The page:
Lifestyle is known to affect many aspects of health but now a UK anthropologist says it could even change the shape of our jaws.
Dr Noreen von Cramon-Taubadel of the University of Kent reports her findings in this week’s edition of the Proceedings of the National Academy of Sciences.
She made detailed measurements of the skulls and jaw-bones (mandibles) of nearly 300 individuals from 11 different subsistence cultures – some from hunter-gatherer societies and some from societies with primitive agriculture.
The measurements were of skulls in museum collections, which were from people who lived in the past couple of thousand years.
“These people are likely to be analogous to people living today,” says Cramon-Taubadel.
She found that people from hunter-gatherer societies had narrow, long mandibles, whilst people living an agricultural life tended to have short, broad jaw-bones.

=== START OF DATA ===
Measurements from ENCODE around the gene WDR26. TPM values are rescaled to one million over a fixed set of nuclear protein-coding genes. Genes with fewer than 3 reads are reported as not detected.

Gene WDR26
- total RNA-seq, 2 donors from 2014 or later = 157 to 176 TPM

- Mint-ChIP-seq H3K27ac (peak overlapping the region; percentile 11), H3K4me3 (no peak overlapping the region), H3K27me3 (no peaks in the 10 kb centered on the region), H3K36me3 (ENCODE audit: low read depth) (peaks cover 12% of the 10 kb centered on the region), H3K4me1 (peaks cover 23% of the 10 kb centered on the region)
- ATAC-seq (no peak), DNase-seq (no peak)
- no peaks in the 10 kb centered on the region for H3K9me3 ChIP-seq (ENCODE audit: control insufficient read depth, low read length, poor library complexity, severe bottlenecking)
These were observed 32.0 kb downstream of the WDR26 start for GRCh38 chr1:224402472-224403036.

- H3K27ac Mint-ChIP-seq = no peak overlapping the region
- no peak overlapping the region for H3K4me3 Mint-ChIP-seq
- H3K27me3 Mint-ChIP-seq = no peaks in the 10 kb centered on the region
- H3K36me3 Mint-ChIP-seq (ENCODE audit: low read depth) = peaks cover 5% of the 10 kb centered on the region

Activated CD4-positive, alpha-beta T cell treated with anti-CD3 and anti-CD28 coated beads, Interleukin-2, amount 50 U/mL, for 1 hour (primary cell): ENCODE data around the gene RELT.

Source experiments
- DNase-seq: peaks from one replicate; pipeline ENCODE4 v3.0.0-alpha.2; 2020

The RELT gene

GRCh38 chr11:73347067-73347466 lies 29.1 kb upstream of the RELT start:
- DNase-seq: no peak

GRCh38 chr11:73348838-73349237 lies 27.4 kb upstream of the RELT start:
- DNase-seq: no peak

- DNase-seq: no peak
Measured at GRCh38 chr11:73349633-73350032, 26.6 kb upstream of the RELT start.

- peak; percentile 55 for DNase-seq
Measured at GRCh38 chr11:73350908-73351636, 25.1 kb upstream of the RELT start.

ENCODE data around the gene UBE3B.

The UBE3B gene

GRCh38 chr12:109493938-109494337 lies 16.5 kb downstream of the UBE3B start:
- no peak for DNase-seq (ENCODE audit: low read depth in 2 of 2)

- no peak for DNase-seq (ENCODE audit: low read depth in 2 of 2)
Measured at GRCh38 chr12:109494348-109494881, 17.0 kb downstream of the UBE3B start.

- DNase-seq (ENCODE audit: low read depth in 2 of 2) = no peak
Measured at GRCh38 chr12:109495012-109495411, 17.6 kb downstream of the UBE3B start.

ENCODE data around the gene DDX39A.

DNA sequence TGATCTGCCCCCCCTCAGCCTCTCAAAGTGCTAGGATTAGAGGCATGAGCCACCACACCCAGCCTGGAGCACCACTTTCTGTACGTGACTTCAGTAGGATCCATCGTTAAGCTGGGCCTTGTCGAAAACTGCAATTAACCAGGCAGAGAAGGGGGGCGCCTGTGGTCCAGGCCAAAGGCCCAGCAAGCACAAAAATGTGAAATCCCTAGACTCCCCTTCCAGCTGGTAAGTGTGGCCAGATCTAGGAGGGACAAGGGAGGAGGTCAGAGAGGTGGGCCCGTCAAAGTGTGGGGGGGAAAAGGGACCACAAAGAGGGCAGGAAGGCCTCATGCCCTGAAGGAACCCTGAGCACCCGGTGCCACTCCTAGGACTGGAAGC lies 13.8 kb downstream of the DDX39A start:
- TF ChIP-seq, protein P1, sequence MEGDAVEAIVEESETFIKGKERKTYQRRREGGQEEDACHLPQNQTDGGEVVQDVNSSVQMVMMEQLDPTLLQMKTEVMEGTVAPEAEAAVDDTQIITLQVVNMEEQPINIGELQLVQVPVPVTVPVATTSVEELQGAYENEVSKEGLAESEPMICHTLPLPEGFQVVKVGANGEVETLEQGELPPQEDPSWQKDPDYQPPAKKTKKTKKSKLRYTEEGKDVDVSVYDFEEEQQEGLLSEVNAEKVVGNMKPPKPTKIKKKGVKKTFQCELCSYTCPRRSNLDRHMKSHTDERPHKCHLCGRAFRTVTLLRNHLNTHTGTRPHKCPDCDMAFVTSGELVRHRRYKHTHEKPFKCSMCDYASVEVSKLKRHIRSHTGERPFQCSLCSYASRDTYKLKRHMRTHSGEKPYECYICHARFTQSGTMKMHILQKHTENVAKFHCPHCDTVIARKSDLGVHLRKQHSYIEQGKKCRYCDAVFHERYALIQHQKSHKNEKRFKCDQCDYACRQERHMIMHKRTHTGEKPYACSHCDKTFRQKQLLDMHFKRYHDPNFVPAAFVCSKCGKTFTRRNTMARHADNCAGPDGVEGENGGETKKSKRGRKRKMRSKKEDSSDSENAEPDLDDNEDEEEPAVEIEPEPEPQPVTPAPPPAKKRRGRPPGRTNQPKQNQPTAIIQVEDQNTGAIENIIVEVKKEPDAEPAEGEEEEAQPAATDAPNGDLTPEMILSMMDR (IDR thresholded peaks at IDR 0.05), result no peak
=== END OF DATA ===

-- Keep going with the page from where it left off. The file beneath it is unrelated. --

Cramon-Taubadel then looked for correlations between the shape of their jaw-bones with other factors such as climate, geography, genetic make-up and type of lifestyle and found the difference was not genetic.
“The pattern was consistent, regardless of which part of the world the people came from,” says Cramon-Taubadel. “The results indicate that there is something biomechanical, rather than something genetic, that is altering the way the mandible grows.”
“Presumably the children growing up in these different situations have different chewing behaviour,” she says. Rather than happening over an evolutionary time-scale, the change to the mandible that she is talking about happens on an individual level as each child is growing up.
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